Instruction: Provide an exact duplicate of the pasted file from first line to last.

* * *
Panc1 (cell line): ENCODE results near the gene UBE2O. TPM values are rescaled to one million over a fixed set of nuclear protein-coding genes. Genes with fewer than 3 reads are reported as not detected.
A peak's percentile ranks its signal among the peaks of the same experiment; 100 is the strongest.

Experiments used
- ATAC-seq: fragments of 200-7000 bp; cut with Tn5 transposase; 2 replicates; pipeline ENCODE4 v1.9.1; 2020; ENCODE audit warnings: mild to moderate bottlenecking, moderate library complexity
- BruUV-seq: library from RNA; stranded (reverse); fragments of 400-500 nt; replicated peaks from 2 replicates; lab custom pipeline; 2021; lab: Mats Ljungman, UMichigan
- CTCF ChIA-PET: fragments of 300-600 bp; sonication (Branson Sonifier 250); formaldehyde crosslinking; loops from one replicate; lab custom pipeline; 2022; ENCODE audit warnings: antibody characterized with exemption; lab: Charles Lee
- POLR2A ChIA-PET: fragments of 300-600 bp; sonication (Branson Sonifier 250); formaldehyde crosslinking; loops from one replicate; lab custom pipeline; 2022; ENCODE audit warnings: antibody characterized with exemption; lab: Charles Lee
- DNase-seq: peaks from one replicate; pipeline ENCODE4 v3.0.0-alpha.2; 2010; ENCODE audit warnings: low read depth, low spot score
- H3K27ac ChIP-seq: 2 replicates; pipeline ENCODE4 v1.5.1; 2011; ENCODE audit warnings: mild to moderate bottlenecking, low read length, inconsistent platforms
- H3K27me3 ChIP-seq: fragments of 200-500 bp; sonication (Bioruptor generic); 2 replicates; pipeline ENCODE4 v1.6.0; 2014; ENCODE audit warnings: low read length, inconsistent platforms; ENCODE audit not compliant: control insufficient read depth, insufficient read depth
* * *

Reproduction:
Panc1 (cell line): ENCODE results near the gene UBE2O. TPM values are rescaled to one million over a fixed set of nuclear protein-coding genes. Genes with fewer than 3 reads are reported as not detected.
A peak's percentile ranks its signal among the peaks of the same experiment; 100 is the strongest.

Experiments used
- ATAC-seq: fragments of 200-7000 bp; cut with Tn5 transposase; 2 replicates; pipeline ENCODE4 v1.9.1; 2020; ENCODE audit warnings: mild to moderate bottlenecking, moderate library complexity
- BruUV-seq: library from RNA; stranded (reverse); fragments of 400-500 nt; replicated peaks from 2 replicates; lab custom pipeline; 2021; lab: Mats Ljungman, UMichigan
- CTCF ChIA-PET: fragments of 300-600 bp; sonication (Branson Sonifier 250); formaldehyde crosslinking; loops from one replicate; lab custom pipeline; 2022; ENCODE audit warnings: antibody characterized with exemption; lab: Charles Lee
- POLR2A ChIA-PET: fragments of 300-600 bp; sonication (Branson Sonifier 250); formaldehyde crosslinking; loops from one replicate; lab custom pipeline; 2022; ENCODE audit warnings: antibody characterized with exemption; lab: Charles Lee
- DNase-seq: peaks from one replicate; pipeline ENCODE4 v3.0.0-alpha.2; 2010; ENCODE audit warnings: low read depth, low spot score
- H3K27ac ChIP-seq: 2 replicates; pipeline ENCODE4 v1.5.1; 2011; ENCODE audit warnings: mild to moderate bottlenecking, low read length, inconsistent platforms
- H3K27me3 ChIP-seq: fragments of 200-500 bp; sonication (Bioruptor generic); 2 replicates; pipeline ENCODE4 v1.6.0; 2014; ENCODE audit warnings: low read length, inconsistent platforms; ENCODE audit not compliant: control insufficient read depth, insufficient read depth